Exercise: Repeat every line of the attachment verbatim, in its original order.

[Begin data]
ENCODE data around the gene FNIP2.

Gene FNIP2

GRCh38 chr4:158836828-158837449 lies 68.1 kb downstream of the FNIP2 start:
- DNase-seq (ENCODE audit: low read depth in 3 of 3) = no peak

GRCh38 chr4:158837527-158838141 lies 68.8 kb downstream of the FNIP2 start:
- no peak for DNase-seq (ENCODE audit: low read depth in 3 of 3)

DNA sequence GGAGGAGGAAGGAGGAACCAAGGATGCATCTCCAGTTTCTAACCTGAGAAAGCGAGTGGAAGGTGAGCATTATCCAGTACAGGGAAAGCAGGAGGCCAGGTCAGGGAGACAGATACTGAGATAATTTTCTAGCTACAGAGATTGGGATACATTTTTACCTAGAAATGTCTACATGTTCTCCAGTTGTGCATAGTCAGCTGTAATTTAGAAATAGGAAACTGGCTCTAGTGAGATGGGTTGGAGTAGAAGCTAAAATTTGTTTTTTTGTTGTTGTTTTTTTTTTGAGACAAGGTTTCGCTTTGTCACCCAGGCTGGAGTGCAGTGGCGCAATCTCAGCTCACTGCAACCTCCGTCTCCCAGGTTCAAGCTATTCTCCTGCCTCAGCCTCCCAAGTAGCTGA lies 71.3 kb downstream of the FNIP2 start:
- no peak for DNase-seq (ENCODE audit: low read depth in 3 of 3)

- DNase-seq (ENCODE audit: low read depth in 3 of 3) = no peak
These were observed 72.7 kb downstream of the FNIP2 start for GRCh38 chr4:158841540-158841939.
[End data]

ENCODE data around the gene FNIP2.

Gene FNIP2

GRCh38 chr4:158836828-158837449 lies 68.1 kb downstream of the FNIP2 start:
- DNase-seq (ENCODE audit: low read depth in 3 of 3) = no peak

GRCh38 chr4:158837527-158838141 lies 68.8 kb downstream of the FNIP2 start:
- no peak for DNase-seq (ENCODE audit: low read depth in 3 of 3)

DNA sequence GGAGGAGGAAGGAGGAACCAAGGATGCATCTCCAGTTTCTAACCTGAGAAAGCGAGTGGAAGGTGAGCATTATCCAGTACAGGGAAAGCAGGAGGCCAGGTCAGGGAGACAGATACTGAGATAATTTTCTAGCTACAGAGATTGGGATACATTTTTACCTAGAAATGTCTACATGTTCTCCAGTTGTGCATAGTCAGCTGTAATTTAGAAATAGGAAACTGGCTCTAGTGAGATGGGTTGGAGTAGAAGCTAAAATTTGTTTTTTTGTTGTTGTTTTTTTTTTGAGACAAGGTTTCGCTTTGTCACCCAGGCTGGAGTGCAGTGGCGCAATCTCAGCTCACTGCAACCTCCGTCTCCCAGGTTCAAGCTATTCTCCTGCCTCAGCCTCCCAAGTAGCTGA lies 71.3 kb downstream of the FNIP2 start:
- no peak for DNase-seq (ENCODE audit: low read depth in 3 of 3)

- DNase-seq (ENCODE audit: low read depth in 3 of 3) = no peak
These were observed 72.7 kb downstream of the FNIP2 start for GRCh38 chr4:158841540-158841939.